Thursday, March 06, 2008
Baseball’s Sordid Past, Shaky Present
The Dark Side of the Diamond
Gambling, Violence, Drugs and Alcoholism in the National Pastime
by Roger I. Abrams
Rounder Books, 2007, $24.95, Hardbound, ISBN -13:978-1-57940-156-6
Review by Zvi A. Sesling
Hall of Fame baseball players who have been held up as icons for America’s youth are, in fact, among the very flawed. Roger Clemens, Mark McGwire, Rafael Palmeiro and other diamond legends whose images are dropping faster than a Dice-K splitter are just the latest in a long line of racists, cheaters, alcoholics and gamblers, not to mention fighters.
Adrian (Cap) Anson, according to author Roger I. Abrams, is single handedly responsible for the segregation baseball endured from the 1880s until 1947 when Jackie Robinson broke the color barrier. Anson had it put in his contract that his teams would not have to take the field against black ballplayers. As a result, before Robinson broke the color line
Moses Fleetwood Walker was the last black to play major league baseball.
Abrams also notes that it wasn’t long after baseball became more or less organized that gambling began, as did game fixing, in which players deliberately threw games in order to make more money. Gamblers were often in the seats yelling out bets and even sending or receiving signals from ballplayers. Abrams lays out a picture that makes Pete Rose seem like a piker compared to late 19th and early 20th century ball players, and there are plenty of Hall of Fame players who placed bets. It wasn’t until Judge Kenesaw Mountain Landis banned the 1919 Black Sox from baseball that a lid was finally put on gambling.
But nothing stopped fighting or alcoholism. Ty Cobb was one of the best known battlers, once going into the stands to pummel a disabled fan, while two of baseball’s greatest heroes, Babe Ruth and Mickey Mantle were notorious for their affinity for alcohol.
Abrams, who is a professor of law at Northeastern University and a Major League Baseball salary arbitrator for more than 20 years, lays out baseball’s entire dark underside with the passion of a true fan, the eye of a lawyer and the knowledge of a real insider.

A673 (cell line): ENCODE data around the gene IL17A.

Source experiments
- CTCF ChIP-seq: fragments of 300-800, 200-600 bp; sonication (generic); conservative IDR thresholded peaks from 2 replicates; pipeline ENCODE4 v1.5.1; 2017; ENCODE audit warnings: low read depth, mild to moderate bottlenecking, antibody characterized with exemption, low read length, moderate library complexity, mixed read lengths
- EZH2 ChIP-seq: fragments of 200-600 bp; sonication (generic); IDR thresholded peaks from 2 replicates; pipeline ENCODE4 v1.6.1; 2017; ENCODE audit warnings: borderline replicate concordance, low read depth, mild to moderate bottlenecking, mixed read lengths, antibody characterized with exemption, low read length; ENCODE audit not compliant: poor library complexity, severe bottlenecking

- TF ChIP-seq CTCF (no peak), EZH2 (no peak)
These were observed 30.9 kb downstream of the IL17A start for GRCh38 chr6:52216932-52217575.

If you think the Clemens affair is something new, read this book. It will educate you about often bizarre attempts to enhance athletic ability, from gross concoctions to testosterone (find out where it came from) to early steroids.
Abrams covers not only gambling and steroids, but drugs and alcoholism, including Pete Browning’s statement that “I can’t hit the ball unless I hit the bottle.” Babe Ruth’s exploits with the bottle are also visited, as is Mickey Mantle’s ultimately fatal encounters with booze.
Amphetamines, recreational drugs, cocaine, heroin and even LSD are all covered – Pittsburgh pitcher Dock Ellis is quoted revealing that he couldn’t remember pitching his no-hitter because he was high on LSD.
Abrams shows how the history of baseball is a microcosm of American society not only with gambling, but regarding drugs, alcoholism and violence.
Abrams was given access to 25,000 documents by the Baseball Hall of Fame. He has made excellent use of them with a sharp eye for facts and a keen sense of selection.
If you are interested in more than the myths circling around baseball, The Dark Side of the Diamond is a must read.
*Zvi Sesling is a member of the "Bagel Bards," and the winner of the International Reuben Rose Poetry Award-- 2007.